SOPA

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SOPA

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SOPA

  1. 1. Table of Contents • What are SOPA and PIPA? • PIPA the new SOPA? • Impact of the bill. • Focus shift from SOPA to PIPA. • Proponents for the bill. • Opponents for the bill. • Alternatives to SOPA/PIPA. • Technical issues in implementation of the bill. • Protest actions. • What’s next?
  2. 2. • The Stop Online Piracy Act proposed by U.S. Representative Lamar S. Smith on 26 October 2011. • Provisions include bar advertising networks, payment facilities, search engine linkages, and require ISP’s to block access to the infringing sites. • According to supporters, it protects intellectual property market, corresponding industry, jobs, revenue. • Opponents claim violation of freedom of speech.
  3. 3. • Preventing Real Online Threats to Economic Creativity and Theft of Intellectual Property. • Introduced on May 12, 2011, by Senator Patrick Leahy • Rewrite of Combating Online Infringement and Counterfeits Act. • Defines infringement as distribution of illegal copies, counterfeit goods, or anti-digital rights management technology. • Calls to stop processing transactions to and placing ads on infringing websites.
  4. 4. Impact of the bill
  5. 5. • Blog Sites could be blocked or shut down. • Goodbye to innovation. • Legal Action Over A Child Singing A Song. • No free information. I M P A C T O N U S E R S
  6. 6. Focus shift • House Majority Leader Eric Cantor told SOPA opponent Rep. Darrell Issa that SOPA will not come up for a vote until consensus on the bill is achieved. • Since it is unlikely that anything close to consensus will be achieved anytime soon the threat of SOPA’s passage in the near future is extremely low. • That said, the bill is not completely dead, and could be revived at anytime. • PIPA, is still very much alive. • It has already passed through committee hearings — a step further than SOPA ever took.
  7. 7. Proponents of the bill • Representative Lamar Smith, Howard Berman Marsha Blackburn, Mary Bono Mack, Steve Chabot, John Conyers, Ted Deutch, Elton Gallegly , Bob Goodlatte , Timothy Griffin , Dennis A. Ross , Adam Schiff and Lee Terry . • Companies include The Motion Picture Association of America, The Recording Industry Association of America, Macmillan US, Viacom. • Supporters also include companies such as Nike, L'Oréal, and Acushnet Company, The Entertainment Software Association, Creative America. • On September 22, 2011, a letter signed by over 350 businesses and organizations—including NBCUniversal, Pfizer, Ford Motor Company, Revlon, NBA, and Macmillan US—was sent to Congress encouraging the passage of the legislation.
  8. 8. Opponents to the bill • House Minority Leader Nancy Pelosi, Representatives Darrell Issa and presidential candidate Ron Paul. • Another nine Democrats joined to sign a letter to other House members warning that the bill would cause "an explosion of innovation-killing lawsuits and litigation. • Opponents include Google, Yahoo!, YouTube, Facebook, Twitter, AOL, LinkedIn, eBay, Mozilla Corporation, Roblox, Riot Games and Epic Games the developer of the Gears of War, Reddit, Wikipedia and the Wikimedia Foundation. • In addition to human rights organizations such as Reporters Without Borders, The Electronic Frontier Foundation (EFF), the ACLU, and Human Rights Watch.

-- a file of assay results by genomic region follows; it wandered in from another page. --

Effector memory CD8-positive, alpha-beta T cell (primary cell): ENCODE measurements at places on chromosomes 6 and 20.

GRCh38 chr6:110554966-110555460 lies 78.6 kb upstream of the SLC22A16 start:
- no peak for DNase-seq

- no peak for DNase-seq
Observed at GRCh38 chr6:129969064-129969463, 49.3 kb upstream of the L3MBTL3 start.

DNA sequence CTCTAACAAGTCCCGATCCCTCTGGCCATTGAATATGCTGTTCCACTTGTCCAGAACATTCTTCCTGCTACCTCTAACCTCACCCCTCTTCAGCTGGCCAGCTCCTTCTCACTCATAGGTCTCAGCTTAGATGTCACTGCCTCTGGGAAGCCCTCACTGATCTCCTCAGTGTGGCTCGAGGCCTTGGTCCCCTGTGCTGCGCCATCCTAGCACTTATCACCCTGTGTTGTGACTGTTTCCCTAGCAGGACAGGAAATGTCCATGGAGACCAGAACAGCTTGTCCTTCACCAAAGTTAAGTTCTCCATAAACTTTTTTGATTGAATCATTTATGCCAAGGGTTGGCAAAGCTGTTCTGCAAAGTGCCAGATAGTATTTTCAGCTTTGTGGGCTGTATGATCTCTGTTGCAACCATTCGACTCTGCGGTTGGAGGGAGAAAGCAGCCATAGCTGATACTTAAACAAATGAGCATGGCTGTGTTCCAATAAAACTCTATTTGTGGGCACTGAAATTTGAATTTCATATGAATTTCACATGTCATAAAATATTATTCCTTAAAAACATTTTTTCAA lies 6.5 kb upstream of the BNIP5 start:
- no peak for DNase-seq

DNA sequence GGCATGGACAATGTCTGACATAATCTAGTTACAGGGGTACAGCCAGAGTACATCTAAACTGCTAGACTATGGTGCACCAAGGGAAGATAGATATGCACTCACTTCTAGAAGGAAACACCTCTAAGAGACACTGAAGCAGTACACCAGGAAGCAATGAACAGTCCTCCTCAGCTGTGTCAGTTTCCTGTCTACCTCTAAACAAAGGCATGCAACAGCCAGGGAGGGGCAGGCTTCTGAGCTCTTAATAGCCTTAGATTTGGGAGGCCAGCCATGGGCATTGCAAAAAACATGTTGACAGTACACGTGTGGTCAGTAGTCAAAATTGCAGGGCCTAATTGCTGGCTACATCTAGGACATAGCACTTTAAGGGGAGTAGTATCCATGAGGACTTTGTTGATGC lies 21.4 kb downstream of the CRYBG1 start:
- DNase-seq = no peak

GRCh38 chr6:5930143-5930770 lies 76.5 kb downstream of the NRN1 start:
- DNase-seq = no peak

9. 9. Alternatives to the bill • Online Protection and Enforcement of Digital Trade” or “OPEN Act”. • OPEN simply expands the Tariff Act of 1930 to allow the International Trade Commission (ITC). • “take action against unfair digital imports or unfair imports that are digitally-facilitated by foreign rogue websites,”. • This includes requiring financial institutions to sever business ties with sites that are found to be in violation of US copyright law. • Supporters of SOPA/PIPA say OPEN will be ineffective, and the bill has so far failed to gain any serious traction in either the House or the Senate.
  10. 10. Technical challenges in implication • According to Markham Erickson, head of NetCoalition, which opposes SOPA, the section of the bill that would allow judges to order internet service providers to block access to infringing websites to customers located in the United States would also allow the checking of those customers' IP address, a method known as IP blocking. Erickson has expressed concerns that such an order might require those providers to engage in "deep packet inspection," which involves analyzing all of the content being transmitted to and from the user, raising new privacy concerns.
  11. 11. Conti…….. • Andrew Lee, CEO of ESET North America, objected that since the bill would require internet service providers to filter DNS queries for the sites, this would undermine the integrity of the Domain Name System. According to David Ulevitch, the San Francisco-based head of Open DNS, the passage of SOPA could cause Americans to switch to DNS providers located in other countries who offer encrypted links, and may cause U.S. providers, such as OpenDNS itself, to move to other countries, such as the Cayman Islands
  12. 12. SOPA/PIPA : Who’s in Who’s out • Disqus • AOL • eBay • Facebook • Foursquare • Google • GrooveShark • Kickstarter • Mozilla • PayPal • Wikipedia • Reddit • Square • LinkedIn • OpenDNS • Tumblr • Twitter • Yahoo • Zynga • The Huffingto n Post • Craigslist • ABC • BMI • CBS • Comcast • Disney. • EMI Music • ESPN • Major League • Baseball • Marvel Entertainment • MasterCard • Motion Picture Association of America • National Football League • News Corporation • Random House • Scholastic, Inc. • Time Warner • Universal Music • Viacom
  13. 13. Thank you References :- • http://www.geeksaresexy.net • http://www.digitaltrends.com • http://www.engadget.com • http://en.wikipedia.org • http://news.cnet.com

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